After giving my truck a spring powerwash, I stuck my head into the front right wheel well to see how good of a job I did. I noticed that the ball of the swaybar endlink had popped out of the socket. I never noticed any excessive body roll, but then again I haven't driven twisty roads at excessive speeds, and judging by the rust on the ball, it has been out for some time. Removed the bar and other endlink to figure out if I want to run it again.

Picture just to add some colour to the post. From 2 weeks ago.



Active member
I ran my F150 a while with no front sway and it rode better. I would not wanna tow like that but it works well for smoothing out the pot holes in the grocery store parking lot.


Expedition Leader
Saw the wheel both ways without the front swaybar at highway speed and you'll experience more body roll and a delayed response. Thuren and Carli sell reduced rate swaybars that might be a good compromise. You have a much higher center of gravity than stock with more leverage over the steering components and the laws of physics.
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Sweet house! I had a weird "popping" noise in the front of my super duty when I first got it. Turned out something was wonky with the swaybar. took it off years ago. Never a problem. I run some twisty mountain roads at speed and haven't noticed any extra roll or lean. Yours looks to be lifted a bit more than mine and I have the 6.2 gas so maybe lighter if yours is a diesel. I think you'll be fine.


I run one of our trucks without a sway bar. We used it around the property mostly, with the occasional drive to town for supplies or fuel. I also plow with it. The ride really is better without the bar, BUT the truck is a handful at speeds above 55 when loaded... It would be VERY easy to over-correct, swap ends, and roll if you were a typical driver.

As Shovel pointed out, the MAIN purpose of the font sway bar is to ensure understeer in limit handling maneuvers. Without the front sway bar, you'll find that it takes very little steering input to snap the rear of the truck around on the highway, especially when loaded. Some people are better drivers than others, and may be able to control a truck with no sway bars in an emergency, but I'll suggest that most people are NOT in this category...

It also makes a difference if we're talking solid axle or IFS... IFS has a higher roll stiffness without the sway bar, making the bar a little less critical. Solid axle vehicles have a lower roll stiffness, and so the sway bars they use are generally stiffer.

If you mostly drive back roads, and always empty, I'd say you won't miss the bar, and likely you'll find a somewhat better ride in the rough. If you load the truck, or drive highways more, I'd say you NEED it if you don't want to end up as a fatality. Remember, you don't have to screw up, all you have to do without a sway bar is try to avoid someone else who screwed up. If the speed is greater than 55 or so, my bet would be on you whipping the tail and heading off the road sideways, which is not a good plan in a higher CG vehicle...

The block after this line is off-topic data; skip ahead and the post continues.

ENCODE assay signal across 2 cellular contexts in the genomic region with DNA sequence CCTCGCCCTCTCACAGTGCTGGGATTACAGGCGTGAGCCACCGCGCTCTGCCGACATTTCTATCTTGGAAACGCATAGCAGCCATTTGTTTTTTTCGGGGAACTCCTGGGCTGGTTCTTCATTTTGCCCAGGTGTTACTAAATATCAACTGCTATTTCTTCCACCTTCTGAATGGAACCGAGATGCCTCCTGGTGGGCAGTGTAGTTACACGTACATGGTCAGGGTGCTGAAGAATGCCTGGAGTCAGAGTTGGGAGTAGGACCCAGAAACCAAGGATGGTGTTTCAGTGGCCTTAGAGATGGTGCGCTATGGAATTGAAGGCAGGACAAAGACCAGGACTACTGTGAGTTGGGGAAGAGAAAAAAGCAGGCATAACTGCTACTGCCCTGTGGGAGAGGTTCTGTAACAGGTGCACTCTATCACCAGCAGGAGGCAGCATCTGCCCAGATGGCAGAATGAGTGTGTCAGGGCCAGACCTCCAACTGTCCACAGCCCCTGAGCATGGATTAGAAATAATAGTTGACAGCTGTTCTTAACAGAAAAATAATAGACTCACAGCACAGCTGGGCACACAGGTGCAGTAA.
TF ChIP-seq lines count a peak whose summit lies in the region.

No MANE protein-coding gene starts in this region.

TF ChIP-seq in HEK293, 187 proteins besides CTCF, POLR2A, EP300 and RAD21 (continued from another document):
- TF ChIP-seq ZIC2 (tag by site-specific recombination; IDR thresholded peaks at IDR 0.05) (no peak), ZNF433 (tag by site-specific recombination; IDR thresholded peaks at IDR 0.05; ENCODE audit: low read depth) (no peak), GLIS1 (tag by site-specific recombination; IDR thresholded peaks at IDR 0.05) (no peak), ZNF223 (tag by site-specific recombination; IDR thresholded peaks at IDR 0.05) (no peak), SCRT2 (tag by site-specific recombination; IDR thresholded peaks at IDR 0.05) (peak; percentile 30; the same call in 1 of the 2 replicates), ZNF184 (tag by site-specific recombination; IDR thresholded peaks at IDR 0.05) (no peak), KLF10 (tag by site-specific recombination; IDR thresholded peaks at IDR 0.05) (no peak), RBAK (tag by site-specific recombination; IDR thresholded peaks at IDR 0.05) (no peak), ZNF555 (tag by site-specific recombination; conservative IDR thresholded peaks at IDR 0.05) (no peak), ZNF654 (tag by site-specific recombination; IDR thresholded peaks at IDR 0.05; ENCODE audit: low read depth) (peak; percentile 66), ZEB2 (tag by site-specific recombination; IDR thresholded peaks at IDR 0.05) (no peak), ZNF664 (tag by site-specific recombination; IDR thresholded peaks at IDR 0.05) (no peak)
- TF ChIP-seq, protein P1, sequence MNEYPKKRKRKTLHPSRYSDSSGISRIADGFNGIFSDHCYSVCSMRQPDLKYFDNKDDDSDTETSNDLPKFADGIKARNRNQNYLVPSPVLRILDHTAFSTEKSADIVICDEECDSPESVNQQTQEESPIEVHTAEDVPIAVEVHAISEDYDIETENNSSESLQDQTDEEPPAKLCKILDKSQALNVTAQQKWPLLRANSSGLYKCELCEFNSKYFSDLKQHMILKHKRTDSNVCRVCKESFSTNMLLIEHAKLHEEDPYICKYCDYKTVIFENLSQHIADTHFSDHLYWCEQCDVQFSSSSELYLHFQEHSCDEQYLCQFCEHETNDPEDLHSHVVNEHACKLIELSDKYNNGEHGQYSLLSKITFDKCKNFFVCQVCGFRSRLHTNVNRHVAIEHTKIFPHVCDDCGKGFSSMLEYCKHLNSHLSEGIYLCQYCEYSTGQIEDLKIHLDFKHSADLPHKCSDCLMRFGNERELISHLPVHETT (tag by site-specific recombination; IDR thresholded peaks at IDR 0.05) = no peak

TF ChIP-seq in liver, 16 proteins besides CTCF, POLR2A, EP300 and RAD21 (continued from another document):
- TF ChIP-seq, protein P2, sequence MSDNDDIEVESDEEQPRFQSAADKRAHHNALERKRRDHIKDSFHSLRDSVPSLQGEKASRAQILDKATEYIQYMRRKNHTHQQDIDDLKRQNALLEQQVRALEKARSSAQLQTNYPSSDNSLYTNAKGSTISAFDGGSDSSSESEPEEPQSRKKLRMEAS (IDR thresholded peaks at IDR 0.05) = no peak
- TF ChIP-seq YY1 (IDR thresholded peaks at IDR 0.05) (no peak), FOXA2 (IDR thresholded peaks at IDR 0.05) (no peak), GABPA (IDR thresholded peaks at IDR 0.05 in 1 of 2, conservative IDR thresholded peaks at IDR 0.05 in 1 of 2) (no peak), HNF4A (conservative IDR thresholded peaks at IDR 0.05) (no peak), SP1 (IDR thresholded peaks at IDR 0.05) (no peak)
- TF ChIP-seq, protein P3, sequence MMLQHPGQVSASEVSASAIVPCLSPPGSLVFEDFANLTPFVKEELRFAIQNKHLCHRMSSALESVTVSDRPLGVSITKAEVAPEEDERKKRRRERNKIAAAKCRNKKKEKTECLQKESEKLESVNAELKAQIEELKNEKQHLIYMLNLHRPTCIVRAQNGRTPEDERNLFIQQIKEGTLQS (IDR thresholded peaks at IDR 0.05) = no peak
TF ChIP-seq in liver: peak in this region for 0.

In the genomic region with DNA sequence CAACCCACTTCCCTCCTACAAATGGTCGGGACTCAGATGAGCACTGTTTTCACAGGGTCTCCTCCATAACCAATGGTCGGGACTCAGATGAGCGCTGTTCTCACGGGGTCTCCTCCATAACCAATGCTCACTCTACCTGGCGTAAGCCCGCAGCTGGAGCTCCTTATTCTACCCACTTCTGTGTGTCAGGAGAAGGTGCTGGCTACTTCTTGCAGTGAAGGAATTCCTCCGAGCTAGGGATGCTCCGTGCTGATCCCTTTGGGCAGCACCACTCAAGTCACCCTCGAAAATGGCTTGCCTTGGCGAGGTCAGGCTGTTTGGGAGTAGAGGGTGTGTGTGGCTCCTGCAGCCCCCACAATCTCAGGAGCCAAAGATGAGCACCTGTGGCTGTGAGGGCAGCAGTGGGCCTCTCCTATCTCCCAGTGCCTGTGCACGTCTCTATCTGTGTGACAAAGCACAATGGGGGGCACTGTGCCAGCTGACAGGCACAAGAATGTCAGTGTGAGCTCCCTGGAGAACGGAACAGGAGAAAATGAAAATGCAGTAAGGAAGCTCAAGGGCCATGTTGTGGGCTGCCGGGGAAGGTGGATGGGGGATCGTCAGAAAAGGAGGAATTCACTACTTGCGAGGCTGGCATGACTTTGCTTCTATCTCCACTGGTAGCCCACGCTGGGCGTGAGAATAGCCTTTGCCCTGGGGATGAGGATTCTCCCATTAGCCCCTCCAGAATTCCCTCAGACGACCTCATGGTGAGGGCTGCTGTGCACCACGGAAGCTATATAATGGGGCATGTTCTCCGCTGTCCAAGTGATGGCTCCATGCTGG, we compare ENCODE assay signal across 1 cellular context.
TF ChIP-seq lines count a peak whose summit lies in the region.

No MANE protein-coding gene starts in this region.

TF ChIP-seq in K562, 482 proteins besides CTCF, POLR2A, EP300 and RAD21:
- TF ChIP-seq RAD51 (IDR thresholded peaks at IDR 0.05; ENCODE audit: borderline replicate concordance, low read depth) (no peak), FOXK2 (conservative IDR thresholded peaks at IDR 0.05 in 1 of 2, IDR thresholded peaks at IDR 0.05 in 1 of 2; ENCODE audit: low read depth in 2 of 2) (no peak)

Good Luck!!


Well-known member
Sway bars were never a thing until the 1970s and then mostly for high performance cars.

A front link on my TJ broke just like yours, I never had a clue. That said after it was replaced the carving on mountain roads did change, likely improve. When broke I had to twitch the wheel to get set up for each curve, after the fix, it became more point and shoot, no need to set up early.

I'll say, either way was fine, the extra twitch was kinda fun, adding to the challenge of beating a BMW up the canyon. And I love to beat BMWs.


Its a high GVWR truck, designed to haul.
You wont notice the sway bars effectiveness unless you are well loaded.

A pickup with a truck camper is considerably safer with sway bars than without.
If you run empty or near empty all the time, all they are doing is limiting suspension travel.


Expedition Leader
I prefer no sway bars on solid axle rigs unless wheelbase is really short like a jeep...
Throw a cabover on there. The swaybar will go back on shortly. It's not going to ride as well in the Home depot parking lot but driving on curves in the mts will be much safer. The engineers know their business.

Deleted member 9101

I have one on the front and rear of my truck. The front is OEM and the rear is aftermarket... I noticed a big difference in body roll when I added the rear one.